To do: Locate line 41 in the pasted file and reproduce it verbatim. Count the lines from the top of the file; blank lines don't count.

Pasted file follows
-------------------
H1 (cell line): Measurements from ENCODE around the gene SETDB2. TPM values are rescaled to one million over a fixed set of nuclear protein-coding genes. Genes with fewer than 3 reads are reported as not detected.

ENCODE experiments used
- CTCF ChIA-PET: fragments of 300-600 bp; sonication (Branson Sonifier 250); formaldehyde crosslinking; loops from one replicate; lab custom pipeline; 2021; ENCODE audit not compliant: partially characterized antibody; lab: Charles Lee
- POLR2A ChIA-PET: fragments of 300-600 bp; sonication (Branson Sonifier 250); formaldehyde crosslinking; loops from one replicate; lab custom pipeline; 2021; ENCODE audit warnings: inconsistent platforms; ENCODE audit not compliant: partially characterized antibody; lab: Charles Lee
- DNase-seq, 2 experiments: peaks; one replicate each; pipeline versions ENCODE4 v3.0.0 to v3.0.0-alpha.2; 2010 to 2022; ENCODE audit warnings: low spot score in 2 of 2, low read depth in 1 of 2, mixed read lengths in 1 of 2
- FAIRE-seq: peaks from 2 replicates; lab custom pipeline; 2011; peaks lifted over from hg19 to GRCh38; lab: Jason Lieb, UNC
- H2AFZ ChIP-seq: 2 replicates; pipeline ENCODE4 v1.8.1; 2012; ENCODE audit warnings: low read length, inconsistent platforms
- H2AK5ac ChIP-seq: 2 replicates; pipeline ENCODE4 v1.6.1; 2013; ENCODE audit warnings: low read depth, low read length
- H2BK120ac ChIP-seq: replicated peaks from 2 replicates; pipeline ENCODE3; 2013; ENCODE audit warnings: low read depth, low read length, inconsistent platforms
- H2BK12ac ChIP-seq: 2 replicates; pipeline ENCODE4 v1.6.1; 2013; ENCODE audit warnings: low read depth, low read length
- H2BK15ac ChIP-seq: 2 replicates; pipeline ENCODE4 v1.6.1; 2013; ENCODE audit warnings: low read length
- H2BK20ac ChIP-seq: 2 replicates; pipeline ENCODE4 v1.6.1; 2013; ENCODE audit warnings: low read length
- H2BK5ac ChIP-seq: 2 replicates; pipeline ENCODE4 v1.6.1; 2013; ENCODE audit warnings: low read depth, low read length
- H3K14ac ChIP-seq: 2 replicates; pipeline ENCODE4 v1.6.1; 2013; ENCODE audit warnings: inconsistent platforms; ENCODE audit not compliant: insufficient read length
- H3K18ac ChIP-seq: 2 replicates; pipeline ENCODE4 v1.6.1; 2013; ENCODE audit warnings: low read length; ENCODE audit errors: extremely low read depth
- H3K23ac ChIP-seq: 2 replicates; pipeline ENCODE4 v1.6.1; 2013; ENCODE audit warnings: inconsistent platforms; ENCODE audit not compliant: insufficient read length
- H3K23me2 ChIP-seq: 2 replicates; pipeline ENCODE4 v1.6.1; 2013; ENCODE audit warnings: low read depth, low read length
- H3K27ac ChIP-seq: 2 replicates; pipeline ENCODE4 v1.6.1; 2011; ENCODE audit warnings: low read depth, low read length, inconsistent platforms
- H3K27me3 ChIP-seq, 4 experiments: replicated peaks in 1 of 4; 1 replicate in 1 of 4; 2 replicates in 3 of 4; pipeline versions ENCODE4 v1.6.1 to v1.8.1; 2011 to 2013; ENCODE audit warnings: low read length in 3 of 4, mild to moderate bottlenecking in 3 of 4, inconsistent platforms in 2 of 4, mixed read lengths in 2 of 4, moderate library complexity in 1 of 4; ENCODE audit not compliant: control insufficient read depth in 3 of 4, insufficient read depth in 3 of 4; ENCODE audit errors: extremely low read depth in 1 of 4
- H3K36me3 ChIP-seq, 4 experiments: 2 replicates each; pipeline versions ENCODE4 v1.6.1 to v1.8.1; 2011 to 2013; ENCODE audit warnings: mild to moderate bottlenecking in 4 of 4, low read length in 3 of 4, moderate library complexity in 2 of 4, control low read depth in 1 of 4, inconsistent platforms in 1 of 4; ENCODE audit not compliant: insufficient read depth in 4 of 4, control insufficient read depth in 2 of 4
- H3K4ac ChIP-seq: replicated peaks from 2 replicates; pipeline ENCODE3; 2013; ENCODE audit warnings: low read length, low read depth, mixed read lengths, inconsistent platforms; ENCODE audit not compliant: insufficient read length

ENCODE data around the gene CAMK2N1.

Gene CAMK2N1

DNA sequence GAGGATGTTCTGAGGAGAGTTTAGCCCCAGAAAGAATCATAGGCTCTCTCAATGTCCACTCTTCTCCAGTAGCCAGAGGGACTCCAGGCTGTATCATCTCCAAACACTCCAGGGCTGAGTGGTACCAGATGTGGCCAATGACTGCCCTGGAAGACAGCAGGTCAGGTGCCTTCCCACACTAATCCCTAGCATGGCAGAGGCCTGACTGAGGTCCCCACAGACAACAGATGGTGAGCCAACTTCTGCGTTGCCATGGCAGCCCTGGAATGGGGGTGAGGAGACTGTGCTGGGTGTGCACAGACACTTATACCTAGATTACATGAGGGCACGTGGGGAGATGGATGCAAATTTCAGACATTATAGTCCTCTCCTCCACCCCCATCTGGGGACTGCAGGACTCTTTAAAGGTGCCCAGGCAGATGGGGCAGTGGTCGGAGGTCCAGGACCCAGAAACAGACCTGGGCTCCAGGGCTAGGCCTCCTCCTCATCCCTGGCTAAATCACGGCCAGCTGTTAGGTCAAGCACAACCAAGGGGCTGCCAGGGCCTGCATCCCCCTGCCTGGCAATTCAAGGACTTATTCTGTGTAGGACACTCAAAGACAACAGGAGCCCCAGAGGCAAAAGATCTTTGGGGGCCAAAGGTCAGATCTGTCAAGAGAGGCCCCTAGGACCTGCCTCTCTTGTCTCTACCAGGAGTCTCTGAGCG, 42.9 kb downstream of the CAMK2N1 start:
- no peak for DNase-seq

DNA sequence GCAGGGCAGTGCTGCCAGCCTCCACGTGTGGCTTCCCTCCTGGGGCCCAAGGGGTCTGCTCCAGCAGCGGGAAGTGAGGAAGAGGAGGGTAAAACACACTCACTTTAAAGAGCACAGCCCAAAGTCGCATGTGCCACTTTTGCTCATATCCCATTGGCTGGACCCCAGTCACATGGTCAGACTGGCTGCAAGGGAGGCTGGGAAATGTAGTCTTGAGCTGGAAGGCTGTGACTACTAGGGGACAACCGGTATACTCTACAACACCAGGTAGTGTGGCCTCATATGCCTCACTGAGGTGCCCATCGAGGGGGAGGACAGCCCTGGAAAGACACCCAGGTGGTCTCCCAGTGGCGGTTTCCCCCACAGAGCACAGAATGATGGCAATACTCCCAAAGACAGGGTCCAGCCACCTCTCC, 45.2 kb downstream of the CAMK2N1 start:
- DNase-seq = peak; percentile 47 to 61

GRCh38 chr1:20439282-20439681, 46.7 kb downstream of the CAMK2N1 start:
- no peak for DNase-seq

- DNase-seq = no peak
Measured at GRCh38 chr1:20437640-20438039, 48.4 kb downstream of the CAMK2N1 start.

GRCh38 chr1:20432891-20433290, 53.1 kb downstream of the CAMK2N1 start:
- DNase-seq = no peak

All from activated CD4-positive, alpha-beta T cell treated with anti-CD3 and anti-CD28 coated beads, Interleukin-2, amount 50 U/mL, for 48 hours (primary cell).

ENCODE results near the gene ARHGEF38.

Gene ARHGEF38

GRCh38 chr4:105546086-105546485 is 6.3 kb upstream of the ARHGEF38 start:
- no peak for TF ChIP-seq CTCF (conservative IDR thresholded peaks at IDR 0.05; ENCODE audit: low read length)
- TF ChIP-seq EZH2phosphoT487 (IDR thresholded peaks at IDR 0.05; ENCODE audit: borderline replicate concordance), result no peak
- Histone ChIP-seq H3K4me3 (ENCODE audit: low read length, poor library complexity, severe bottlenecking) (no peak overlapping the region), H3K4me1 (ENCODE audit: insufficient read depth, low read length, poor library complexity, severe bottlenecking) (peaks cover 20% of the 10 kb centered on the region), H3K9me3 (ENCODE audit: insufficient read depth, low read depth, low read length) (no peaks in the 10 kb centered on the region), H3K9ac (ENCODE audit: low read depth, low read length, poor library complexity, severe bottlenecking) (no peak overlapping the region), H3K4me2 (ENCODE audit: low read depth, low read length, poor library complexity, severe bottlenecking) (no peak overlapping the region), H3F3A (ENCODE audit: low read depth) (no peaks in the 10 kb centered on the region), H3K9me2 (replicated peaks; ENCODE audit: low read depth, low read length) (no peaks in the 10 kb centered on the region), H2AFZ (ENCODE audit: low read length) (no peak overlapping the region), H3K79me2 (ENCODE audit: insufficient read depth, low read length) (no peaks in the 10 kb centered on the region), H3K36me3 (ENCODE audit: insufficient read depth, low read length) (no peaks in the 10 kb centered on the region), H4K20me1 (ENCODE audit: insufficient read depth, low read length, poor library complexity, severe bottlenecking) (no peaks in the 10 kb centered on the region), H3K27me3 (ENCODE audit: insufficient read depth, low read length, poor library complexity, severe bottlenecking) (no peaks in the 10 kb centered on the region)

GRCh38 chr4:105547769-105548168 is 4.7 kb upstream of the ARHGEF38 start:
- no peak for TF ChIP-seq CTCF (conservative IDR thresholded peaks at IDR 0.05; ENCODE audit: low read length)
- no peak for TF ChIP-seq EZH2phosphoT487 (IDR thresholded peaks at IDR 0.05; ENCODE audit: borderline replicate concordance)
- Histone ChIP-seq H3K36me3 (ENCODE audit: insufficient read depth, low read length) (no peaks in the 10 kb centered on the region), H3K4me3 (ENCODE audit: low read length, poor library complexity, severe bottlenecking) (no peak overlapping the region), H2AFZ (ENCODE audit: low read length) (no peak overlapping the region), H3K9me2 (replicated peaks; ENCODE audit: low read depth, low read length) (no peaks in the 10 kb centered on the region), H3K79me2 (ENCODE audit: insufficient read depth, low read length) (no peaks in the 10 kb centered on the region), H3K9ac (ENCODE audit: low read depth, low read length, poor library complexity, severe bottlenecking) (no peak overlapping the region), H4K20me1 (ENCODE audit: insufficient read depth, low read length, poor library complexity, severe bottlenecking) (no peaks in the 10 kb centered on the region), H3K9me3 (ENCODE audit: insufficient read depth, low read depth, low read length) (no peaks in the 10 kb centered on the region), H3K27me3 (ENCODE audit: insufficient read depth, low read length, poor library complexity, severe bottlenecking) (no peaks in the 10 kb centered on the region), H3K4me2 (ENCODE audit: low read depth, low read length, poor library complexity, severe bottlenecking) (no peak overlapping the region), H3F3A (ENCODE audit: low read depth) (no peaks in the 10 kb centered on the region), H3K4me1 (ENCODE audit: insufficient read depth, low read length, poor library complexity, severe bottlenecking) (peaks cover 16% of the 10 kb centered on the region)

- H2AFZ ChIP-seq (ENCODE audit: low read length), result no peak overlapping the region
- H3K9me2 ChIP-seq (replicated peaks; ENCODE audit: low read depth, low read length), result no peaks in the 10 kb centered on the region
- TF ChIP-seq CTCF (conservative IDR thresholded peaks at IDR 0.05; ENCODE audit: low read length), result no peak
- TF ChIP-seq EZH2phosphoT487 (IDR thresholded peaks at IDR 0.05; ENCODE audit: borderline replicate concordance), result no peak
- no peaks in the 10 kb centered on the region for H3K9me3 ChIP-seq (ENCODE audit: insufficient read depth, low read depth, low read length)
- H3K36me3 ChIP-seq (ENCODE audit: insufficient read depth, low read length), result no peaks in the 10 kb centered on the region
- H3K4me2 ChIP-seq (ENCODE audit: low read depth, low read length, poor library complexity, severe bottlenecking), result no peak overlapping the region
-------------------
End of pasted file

GRCh38 chr4:105547769-105548168 is 4.7 kb upstream of the ARHGEF38 start: